UK woman rescued after falling from cruise ship in Croatia

The woman identified herself as Kay from England. (Photo: Huffingtonpost)
Updated 20 August 2018
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UK woman rescued after falling from cruise ship in Croatia

  • The circumstances of the incident were being investigated and the British Embassy in Croatia was informed

PULA, Croatia: A British woman was rescued Sunday after falling from a cruise ship and spending 10 hours in the Adriatic Sea at night, Croatia’s coast guard said.
The unidentified woman was taken to a hospital in the town of Pula and is out of danger.

She fell from the Norwegian Star cruise ship, about 95 kilometers (60 miles) off Croatia’s coast shortly before midnight Saturday.

A Croatian rescue ship was scrambled and found her swimming Sunday morning not far from where she was believed to have fallen.

“I fell off the back of the Norwegian Star and I was in the water for 10 hours, so these wonderful guys rescued me,” she told Croatia’s state HRT television as the rescue ship arrived at a dock, without explaining how she fell overboard.

She identified herself as Kay from England, age 46.

The ship’s captain, Lovro Oreskovic, said that she was exhausted.

“We were extremely happy for saving a human life,” he said.

The circumstances of the incident were being investigated and the British Embassy in Croatia was informed.

A statement from the Norwegian Cruise Line said a guest fell overboard while the ship was on its way to Venice, Italy.

“We are pleased to advise that the guest was found alive and is currently in stable condition,” the statement said.

 


No politics please for Baghdad bikers aiming to unite Iraq

Updated 21 January 2019
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No politics please for Baghdad bikers aiming to unite Iraq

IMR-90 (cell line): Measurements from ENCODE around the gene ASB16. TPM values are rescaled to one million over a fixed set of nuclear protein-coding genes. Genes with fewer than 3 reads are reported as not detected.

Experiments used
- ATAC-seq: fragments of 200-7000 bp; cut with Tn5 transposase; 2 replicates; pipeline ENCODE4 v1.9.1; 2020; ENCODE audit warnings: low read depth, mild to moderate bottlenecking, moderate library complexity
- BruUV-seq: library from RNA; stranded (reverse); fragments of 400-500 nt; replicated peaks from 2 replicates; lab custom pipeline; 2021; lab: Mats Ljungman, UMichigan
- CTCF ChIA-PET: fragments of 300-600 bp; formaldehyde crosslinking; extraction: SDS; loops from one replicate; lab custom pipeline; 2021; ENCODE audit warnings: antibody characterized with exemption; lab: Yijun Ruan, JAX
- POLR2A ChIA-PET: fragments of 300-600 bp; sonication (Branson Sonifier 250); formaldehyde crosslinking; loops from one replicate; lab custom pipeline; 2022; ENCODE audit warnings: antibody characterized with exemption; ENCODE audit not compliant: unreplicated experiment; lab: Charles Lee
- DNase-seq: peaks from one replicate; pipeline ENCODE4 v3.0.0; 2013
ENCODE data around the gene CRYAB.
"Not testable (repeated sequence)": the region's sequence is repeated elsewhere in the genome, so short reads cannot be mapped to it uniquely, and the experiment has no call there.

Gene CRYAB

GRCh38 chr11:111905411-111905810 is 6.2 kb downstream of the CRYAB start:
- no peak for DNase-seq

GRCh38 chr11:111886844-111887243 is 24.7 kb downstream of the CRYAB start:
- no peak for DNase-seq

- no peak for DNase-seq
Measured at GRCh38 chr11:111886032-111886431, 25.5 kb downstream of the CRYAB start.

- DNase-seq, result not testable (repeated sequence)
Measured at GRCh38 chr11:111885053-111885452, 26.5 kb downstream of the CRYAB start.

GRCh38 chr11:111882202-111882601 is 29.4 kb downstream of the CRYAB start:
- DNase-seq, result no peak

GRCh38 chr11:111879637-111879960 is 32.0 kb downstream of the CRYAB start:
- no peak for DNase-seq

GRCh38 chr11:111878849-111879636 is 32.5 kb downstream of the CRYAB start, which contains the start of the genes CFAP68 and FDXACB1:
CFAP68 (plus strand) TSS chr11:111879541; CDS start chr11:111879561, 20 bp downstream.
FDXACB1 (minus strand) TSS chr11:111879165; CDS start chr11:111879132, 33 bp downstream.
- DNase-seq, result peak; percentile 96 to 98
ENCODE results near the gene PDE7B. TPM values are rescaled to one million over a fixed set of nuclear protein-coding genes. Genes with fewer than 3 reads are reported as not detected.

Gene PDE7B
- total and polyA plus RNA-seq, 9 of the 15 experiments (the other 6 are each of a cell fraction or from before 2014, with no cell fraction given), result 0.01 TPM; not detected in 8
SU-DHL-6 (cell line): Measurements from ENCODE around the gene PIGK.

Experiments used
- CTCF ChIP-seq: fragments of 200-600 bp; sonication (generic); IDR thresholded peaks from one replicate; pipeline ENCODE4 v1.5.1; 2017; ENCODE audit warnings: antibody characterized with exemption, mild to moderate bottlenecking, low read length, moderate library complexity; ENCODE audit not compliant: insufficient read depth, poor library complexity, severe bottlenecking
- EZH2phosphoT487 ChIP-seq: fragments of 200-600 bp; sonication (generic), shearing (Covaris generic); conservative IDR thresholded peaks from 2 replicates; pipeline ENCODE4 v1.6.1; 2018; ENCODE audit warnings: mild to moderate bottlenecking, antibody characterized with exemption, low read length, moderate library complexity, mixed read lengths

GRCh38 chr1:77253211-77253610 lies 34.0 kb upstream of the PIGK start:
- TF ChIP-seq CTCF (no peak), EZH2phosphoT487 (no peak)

• The Iraq Bikers — who now number 380 — are men of all ages, social classes and various faiths
  • With his black bandana and goatee, the leader of the Baghdad pack, known as “Captain,” looks the epitome of the American biker-outlaw

BAGHDAD: Roaring along Baghdad’s highways, the “Iraq Bikers” are doing more than showing off their love of outsized motorcycles and black leather: they want their shared enthusiasm to help heal Iraq’s deep sectarian rifts.
Weaving in and out of traffic, only the lucky few ride Harley Davidsons — a rare and expensive brand in Iraq — while others make do with bikes pimped-up to look something like the “Easy Rider” dream machines.
“Our goal is to build a brotherhood,” said Bilal Al-Bayati, 42, a government employee who founded the club in 2012 with the aim of improving the image of biker gangs and to promote unity after years of sectarian conflict.
That is why the first rule of his bikers club is: you do not talk about politics.
“It is absolutely prohibited to talk politics among members,” Bayati told Reuters as he sat with fellow bikers in a shisha cafe, a regular hangout for members.
“Whenever politics is mentioned, the members are warned once or twice and then expelled. We no longer have the strength to endure these tragedies or to repeat them,” he said, referring to sectarian violence.
With his black bandana and goatee, the leader of the Baghdad pack, known as “Captain,” looks the epitome of the American biker-outlaw.
But while their style is unmistakably US-inspired — at least one of Bayati’s cohorts wears a helmet emblazoned with the stars and stripes — these bikers fly the Iraqi flag from the panniers of their machines.
The Iraq Bikers — who now number 380 — are men of all ages, social classes and various faiths. One of their most recent events was taking part in Army Day celebrations.
Some are in the military, the police and even the Popular Mobilization Forces, a grouping of mostly Shiite militias which have taken part in the fight to oust Islamic State from Iraq in the last three years.
“It is a miniature Iraq,” said member Ahmed Haidar, 36, who works with an international relief agency.
But riding a chopper through Baghdad is quite different from Route 101. The bikers have to slow down at the many military checkpoints set up around the city to deter suicide and car bomb attacks.
And very few can afford a top bike.
“We don’t have a Harley Davidson franchise here,” said Kadhim Naji, a mechanic who specializes in turning ordinary motorbikes into something special.
“So what we do is we alter the motorbike, so it looks similar ... and it is cheaper.”